Keep the romance alive this Valentine’s Day by avoiding a trip to your Lawrenceville veterinary emergency room—beware of these hazardous holiday materials!
You may be surprised to learn that your Valentine’s Day bouquet could contain flowers that poison your pet. Lilies are highly toxic to cats, and can cause vomiting, diarrhea, dehydration, liver failure, and even death if left untreated. Remove lilies from any bouquets and keep them far away from your cat.
Roses may have sharp thorns that could cut your pet’s feet or even puncture the intestines if swallowed. De-thorn your roses away from your pet so there’s no risk.
Most pet owners know that chocolate is highly poisonous to pets. All types, including milk, semi-sweet, dark, and baker’s chocolate, can result in vomiting, diarrhea, and other severe symptoms. Store your box of chocolates where your cat or dog can’t chow down.
Candy, gum, and baked goods are sometimes sweetened with an artificial sugar known as xylitol, which can poison your pet even in small doses. Don’t leave treats sweetened with xylitol out on the counter or tabletops where pets can swipe them.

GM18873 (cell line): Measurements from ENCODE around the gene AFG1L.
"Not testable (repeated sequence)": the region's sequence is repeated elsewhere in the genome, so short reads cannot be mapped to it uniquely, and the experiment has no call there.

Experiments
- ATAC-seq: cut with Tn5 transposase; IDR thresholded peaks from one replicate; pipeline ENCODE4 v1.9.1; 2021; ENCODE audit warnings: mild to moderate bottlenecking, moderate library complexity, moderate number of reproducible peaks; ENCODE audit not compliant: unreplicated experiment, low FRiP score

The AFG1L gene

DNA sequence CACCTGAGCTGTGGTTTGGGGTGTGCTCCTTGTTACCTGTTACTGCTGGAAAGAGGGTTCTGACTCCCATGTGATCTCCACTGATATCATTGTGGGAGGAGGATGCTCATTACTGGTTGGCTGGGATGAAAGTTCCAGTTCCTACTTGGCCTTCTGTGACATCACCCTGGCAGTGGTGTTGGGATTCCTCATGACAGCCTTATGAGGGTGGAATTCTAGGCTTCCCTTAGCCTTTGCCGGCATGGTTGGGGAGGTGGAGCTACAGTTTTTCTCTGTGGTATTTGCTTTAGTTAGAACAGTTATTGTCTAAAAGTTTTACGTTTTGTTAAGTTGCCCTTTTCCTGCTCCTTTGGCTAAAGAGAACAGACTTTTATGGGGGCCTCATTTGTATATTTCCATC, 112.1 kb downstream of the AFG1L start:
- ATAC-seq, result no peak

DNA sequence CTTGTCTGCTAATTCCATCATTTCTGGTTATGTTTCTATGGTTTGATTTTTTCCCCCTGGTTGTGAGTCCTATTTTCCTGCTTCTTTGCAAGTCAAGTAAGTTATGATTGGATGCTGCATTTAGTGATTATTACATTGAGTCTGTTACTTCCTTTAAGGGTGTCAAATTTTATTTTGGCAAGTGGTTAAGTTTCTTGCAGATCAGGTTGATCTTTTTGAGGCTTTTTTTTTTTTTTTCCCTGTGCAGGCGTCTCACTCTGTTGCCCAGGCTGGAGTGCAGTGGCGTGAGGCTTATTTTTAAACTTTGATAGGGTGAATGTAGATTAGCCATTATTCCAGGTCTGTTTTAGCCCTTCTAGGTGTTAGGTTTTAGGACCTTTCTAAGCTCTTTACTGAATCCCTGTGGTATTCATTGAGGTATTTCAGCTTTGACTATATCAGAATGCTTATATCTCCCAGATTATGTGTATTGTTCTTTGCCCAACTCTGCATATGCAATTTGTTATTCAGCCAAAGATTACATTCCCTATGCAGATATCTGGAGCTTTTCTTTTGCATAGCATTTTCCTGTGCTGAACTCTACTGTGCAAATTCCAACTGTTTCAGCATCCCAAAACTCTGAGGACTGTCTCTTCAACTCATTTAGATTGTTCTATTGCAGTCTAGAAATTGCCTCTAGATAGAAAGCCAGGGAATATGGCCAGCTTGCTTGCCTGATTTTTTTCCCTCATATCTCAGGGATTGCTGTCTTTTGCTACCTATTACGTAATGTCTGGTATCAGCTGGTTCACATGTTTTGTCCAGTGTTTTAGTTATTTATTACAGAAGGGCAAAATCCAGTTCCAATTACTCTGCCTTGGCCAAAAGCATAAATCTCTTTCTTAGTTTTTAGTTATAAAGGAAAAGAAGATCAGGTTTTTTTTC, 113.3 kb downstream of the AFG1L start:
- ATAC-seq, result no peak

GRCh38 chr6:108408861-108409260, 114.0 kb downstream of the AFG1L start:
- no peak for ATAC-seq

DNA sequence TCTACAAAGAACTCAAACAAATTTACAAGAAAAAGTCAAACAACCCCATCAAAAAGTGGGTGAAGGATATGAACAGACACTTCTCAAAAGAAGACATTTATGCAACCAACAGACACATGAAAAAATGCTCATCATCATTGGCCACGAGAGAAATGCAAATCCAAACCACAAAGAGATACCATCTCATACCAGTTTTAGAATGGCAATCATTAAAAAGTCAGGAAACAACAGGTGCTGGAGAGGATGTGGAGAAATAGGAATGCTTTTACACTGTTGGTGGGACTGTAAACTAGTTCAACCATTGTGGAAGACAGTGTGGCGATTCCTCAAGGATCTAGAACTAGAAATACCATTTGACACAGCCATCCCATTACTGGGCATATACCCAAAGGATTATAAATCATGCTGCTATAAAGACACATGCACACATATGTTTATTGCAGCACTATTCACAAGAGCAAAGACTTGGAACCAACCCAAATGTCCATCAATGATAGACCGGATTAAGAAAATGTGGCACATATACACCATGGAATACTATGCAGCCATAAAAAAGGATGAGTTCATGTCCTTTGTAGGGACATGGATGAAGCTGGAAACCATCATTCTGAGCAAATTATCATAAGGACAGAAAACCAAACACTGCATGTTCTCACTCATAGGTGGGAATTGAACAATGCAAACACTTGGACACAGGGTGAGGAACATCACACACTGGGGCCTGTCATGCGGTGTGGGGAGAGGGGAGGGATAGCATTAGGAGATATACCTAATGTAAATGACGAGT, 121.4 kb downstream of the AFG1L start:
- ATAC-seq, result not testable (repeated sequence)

Planning to include alcoholic beverages in your Valentine’s Day celebrations? Keep a watchful eye on your drinks, because even small amounts of alcohol can be quite poisonous to cats and dogs. Pets respond to alcohol the same way we do—the difference is that it takes a lot less of it to do serious damage. Clean up any spills immediately, and call your Lawrenceville veterinarian if your pet does accidentally ingest alcohol.
You might not consider candles a hazardous Valentine’s Day substance, but the truth is that pets can easily swipe a paw or tail through open flames, causing burns or accidentally knocking them over. If you’re planning on lighting candles to set a romantic mood, keep your pet in another room.